There is no scientific explanation for food cravings. Some say they mean you are low in some facet of nutrition. Others say they are created in the brain by suggestion and are not connected to any nutritional needs. Sometimes it is your body trying to tell you you are nutritionally deficient in some area and is trying to correct itself.
According to new research by Adam Drewnowski, PhD, of the University of Washington, blocking the opiate receptors in the brain, which sense pleasure, can blunt a person's desire to eat foods rich in fat and sugar, which seem to be the most common.
Food can be broken down into 7 categories when trying to analyse food cravings and what they mean.
Craving red meat may mean you need more protein.
Craving fatty foods seem to be connected to emotions. Anxiety, hormone changes and eating disorders all seem to be associated with fatty food cravings.
Weird cravings (pica cravings) such as laundry starch, cigarette butts, potting soil and chewing ice may have a linked to an iron deficiency. I had a daughter who craved chalk when she was pregnant. She was low in iron and vitamin B.
Chocolateis a common craving, and may be associated with a lack of magnesium.
The popular website, Women to Women, says food cravings may mean you have low blood sugar and/or low serotonin.
*Pica cravings are the most concerning.
If you have one of these weird food cravings, like craving
and want to try and solve the mystery of what it means ---good luck. There doesn't seem to be anything specific that they are tied too.
The best advice I can give it to just try different things.
Often, the foods that we are allergic to are the ones we crave.
The Journal of Nutrition, Mar 2003 published these statistics: 68% of men and 97% of women reportedly have food cravings. What does that mean? Nothing more than we all have them.
Do men crave different foods than women? Yes. Women are more likely to crave high fat, sweet things. Men crave high fat meats and salty things.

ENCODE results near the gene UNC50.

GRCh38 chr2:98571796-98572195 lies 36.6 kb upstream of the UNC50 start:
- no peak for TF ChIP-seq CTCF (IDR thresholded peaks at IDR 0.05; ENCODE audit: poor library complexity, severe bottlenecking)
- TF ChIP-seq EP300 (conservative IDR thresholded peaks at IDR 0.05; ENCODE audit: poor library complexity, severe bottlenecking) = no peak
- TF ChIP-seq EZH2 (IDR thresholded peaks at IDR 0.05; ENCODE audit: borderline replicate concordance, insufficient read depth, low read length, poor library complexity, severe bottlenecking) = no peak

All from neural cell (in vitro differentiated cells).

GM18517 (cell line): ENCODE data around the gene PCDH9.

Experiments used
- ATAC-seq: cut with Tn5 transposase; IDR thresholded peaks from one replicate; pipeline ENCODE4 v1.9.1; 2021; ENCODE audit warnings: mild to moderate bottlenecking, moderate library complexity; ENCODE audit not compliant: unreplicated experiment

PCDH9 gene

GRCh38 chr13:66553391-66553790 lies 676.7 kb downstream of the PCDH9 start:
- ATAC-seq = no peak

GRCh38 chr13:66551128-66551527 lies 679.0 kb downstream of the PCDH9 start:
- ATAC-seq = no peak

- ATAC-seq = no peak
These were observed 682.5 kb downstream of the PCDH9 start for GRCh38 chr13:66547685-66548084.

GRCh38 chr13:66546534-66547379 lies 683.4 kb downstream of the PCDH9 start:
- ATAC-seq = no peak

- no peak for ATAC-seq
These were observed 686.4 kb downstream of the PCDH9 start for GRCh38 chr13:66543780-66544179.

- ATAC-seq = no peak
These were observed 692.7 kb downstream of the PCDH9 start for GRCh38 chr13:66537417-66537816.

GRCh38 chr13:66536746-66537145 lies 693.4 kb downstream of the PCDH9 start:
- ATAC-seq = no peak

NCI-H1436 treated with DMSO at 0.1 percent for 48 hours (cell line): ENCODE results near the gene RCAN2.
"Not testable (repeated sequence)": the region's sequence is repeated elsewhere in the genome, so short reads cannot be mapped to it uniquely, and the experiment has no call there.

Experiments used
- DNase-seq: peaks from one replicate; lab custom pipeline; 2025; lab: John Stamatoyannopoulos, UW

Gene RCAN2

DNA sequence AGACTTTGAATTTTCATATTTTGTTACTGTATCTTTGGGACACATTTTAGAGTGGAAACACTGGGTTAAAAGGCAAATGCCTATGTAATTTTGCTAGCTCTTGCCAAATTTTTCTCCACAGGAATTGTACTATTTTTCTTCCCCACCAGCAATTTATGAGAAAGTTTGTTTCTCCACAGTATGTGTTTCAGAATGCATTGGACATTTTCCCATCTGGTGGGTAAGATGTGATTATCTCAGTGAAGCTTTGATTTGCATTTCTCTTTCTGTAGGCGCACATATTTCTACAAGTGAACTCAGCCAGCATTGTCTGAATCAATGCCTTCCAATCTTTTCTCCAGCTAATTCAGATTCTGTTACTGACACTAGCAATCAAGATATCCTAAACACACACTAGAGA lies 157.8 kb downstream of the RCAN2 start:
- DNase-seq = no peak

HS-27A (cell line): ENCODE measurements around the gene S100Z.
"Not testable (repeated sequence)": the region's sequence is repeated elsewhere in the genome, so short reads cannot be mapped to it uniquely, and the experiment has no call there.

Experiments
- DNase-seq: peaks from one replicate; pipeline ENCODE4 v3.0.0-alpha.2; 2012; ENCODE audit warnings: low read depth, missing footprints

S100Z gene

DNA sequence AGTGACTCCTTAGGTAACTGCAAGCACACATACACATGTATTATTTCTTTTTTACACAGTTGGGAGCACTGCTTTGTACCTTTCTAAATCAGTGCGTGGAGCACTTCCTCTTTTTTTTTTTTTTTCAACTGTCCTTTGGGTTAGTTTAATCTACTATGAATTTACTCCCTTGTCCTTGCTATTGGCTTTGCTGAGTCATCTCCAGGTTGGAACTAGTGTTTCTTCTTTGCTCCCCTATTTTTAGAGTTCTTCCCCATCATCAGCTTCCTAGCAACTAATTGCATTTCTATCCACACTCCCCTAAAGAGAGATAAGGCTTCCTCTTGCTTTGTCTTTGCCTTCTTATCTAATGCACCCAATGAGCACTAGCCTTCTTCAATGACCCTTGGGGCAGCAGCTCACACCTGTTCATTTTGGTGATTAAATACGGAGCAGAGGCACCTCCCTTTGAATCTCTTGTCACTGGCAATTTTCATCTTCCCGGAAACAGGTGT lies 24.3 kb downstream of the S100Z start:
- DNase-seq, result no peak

Monell Chemical Senses Center has done research on the subject of what causes food cravings. They found three regions of the brain that seem to be activated when you are experiencing food cravings --- the hippocampus, insula, and caudate. Their research brain tests suggest that the memory areas of the brain, which are responsible for associating a specific food with a reward, (thus, creating a craving for a particular food), are actually more important than the brain's reward center.
Still, if you have ever had a food craving, you might wonder what it means. Some cravings just don't make any sense, others do.
People who have done a whole body cleanse often say their cravings disappear after the cleanse.
Eating too much refined sugar or refined flour usually bring cravings back.
All in all, food cravings are not an indication of a serious health threat. They are mostly just annoying and are often hard to satifiy.
Like everything else in life, it takes self control not to eat too much.
Ellie Kriege is the author of several cook books about healthy eating and a weekly host for the Food Network's Healthy Appetite. Her book, So Easy, featured in this video, is a collection of light and healthy dishes that taste great and are easy enough for the busiest people to prepare. Ellie has put together a collection of meal solutions for those of us who love food and want to eat well but struggle to make it happen given life's hectic pace. In this video, she talks about foods that are good for you and may you make sense of some of the weird food cravings you may have.
KidsHealth.org is a good source for information on Pica. The following is found there:
Pica is most common in people with developmental disabilities, including autism and mental retardation, and in children between the ages of 2 and 3. Pica also may surface in children who've had a brain injury affecting their development. It can also be a problem for some pregnant women, as well as people with epilepsy.
People with pica frequently crave and consume nonfood items such as:
The word pica comes from the Latin word for magpie, a bird known for its large and indiscriminate appetite.